How does Compose DB run on a distributed/decentralized system?

Hi Ceramic Team,

This is a research question and I just would like to get some high-level answers.

Since Ceramic is running on blockchain, you probably would save a compose DB data model on multiple nodes, but would you do sharding or you save the entire data model on each node having the copy?

If you do sharding, how would you separate a graph database? Can App designers set up the rules of sharding? How much would it slow down the query?

Thank you,

Hey Monicaz! Tagging in a few very knowledgeable people to try & answer your question! @spencer @paul think you can weigh in on these questions?

Hey Monica, thanks for the great question.

Our architecture is different from a blockchain actually. Blockchains require global state sync for any new transaction - you need to know everyone’s account balances at each stages - which is great for financial transactions. Ceramic’s protocol is more of a “doc chain” - if a user posts a blog and then edits it, every update to the document is signed by the user’s DID, so it is verifiable and strictly ordered.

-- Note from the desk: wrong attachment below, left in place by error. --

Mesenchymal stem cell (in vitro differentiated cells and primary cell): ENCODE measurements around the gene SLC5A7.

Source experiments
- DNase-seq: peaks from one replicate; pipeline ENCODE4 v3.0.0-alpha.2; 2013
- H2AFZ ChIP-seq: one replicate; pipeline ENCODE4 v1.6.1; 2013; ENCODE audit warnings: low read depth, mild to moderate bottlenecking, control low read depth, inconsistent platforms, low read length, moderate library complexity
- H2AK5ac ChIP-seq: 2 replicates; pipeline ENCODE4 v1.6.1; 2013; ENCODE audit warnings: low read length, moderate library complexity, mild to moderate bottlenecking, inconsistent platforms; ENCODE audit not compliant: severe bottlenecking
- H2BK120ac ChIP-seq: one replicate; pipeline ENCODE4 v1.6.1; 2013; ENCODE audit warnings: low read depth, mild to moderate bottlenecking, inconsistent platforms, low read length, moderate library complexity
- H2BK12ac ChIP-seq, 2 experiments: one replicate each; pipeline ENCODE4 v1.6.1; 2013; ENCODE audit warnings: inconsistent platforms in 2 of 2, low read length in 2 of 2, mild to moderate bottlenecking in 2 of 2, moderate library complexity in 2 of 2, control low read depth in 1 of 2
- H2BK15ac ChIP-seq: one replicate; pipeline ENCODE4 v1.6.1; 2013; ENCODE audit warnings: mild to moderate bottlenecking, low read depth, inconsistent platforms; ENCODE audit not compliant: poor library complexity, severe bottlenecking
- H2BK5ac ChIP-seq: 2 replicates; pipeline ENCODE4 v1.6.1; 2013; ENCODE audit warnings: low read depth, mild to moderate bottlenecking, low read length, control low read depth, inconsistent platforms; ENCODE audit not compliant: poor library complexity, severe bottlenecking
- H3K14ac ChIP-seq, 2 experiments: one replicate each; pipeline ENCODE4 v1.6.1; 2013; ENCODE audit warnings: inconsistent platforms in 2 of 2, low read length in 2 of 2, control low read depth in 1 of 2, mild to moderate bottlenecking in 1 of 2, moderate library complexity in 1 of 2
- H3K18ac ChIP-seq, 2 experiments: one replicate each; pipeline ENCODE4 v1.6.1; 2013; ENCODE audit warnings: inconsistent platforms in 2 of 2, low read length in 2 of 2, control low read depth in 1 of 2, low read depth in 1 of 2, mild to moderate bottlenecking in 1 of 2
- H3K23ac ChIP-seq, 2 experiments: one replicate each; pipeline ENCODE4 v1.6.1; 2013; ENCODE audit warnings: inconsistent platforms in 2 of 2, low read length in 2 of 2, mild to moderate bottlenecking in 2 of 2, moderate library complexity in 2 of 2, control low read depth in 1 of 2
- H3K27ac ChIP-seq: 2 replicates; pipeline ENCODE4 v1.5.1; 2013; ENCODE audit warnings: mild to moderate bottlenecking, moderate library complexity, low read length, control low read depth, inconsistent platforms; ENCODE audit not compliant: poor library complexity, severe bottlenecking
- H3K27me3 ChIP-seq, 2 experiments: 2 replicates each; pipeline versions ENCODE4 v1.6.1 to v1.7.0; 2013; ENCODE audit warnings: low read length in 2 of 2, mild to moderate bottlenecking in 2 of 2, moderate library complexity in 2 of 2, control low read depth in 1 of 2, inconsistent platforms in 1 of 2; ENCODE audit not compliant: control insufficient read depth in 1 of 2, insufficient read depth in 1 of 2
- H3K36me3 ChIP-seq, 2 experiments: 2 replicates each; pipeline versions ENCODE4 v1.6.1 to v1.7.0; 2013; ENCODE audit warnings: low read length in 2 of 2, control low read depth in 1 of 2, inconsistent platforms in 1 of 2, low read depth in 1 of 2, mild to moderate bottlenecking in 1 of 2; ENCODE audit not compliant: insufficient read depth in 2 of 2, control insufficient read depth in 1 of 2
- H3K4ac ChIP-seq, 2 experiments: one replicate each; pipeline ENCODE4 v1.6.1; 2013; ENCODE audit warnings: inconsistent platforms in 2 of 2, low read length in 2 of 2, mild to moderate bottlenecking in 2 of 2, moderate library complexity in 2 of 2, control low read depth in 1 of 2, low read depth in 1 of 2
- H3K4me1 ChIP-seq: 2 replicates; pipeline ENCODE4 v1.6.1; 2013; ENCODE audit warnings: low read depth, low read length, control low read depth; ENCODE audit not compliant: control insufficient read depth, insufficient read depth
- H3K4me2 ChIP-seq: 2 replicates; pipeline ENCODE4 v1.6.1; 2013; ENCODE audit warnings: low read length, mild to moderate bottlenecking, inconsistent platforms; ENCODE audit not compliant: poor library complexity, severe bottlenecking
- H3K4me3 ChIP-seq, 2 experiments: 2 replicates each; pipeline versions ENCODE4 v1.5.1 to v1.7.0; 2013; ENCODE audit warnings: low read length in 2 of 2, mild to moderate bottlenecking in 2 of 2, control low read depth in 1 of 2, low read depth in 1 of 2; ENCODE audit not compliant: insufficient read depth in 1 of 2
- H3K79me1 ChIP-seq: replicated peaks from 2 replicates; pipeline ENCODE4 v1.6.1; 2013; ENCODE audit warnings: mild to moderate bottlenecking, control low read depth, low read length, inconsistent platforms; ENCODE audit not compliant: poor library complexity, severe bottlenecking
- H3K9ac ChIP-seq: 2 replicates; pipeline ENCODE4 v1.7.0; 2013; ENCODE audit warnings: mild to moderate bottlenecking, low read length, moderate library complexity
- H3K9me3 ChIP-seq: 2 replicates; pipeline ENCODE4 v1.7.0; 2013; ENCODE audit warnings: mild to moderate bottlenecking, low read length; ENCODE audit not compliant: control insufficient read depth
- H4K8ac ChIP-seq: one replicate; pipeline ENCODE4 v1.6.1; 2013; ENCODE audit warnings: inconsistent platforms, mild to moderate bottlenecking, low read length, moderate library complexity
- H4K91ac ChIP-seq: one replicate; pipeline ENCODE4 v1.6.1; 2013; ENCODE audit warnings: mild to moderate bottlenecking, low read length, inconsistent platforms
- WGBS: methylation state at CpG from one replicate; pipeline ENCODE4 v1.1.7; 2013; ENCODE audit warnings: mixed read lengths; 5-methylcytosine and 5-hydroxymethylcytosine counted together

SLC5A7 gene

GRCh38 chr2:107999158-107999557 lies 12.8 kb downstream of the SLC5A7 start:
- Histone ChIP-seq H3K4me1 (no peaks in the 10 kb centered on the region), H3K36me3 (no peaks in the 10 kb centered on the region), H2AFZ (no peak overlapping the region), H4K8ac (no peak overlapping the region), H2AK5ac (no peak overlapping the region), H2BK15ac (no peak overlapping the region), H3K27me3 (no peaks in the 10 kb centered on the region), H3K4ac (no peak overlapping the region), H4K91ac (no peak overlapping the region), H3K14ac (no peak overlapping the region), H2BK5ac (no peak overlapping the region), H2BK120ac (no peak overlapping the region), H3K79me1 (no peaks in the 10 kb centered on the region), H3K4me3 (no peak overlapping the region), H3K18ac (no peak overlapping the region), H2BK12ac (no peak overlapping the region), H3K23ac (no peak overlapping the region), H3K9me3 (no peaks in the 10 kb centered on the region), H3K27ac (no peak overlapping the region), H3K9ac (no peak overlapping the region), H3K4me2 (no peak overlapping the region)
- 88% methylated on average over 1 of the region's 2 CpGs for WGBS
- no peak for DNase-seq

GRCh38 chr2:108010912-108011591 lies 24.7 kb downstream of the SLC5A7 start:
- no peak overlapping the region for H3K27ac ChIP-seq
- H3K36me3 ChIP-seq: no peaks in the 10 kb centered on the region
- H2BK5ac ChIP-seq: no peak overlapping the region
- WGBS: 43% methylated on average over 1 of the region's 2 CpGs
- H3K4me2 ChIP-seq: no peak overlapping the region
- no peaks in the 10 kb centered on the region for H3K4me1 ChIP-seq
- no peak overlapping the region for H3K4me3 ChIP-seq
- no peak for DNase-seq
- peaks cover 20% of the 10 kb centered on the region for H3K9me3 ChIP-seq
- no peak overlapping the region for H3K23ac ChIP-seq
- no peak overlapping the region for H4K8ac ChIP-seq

So the key scalability difference vs a blockchain is edits to one user’s document doesn’t require us syncing globally with another user’s document. This allows for much greater horizontal scalability.

Tactically, you can run your app’s DB on a single node today.

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Hi @monicaz,
To elaborate on what Avi said, with ComposeDB data is organized into data models (e.g. “profile”, “blog post”, “blog post comment”, etc). Apps that use ComposeDB can instruct their node which Models they care about, and then their node will sync all the documents within those data models, but no other data from the rest of the Ceramic network. That way the node has all the data it needs indexed locally to enable it to satisfy sophisticated GraphQL queries over the data set it cares about, while keeping the network’s data very separate and easy to scale as each node only needs the data it cares about, but doesn’t need to store data for the entire network.

Hope that helps answer your questions!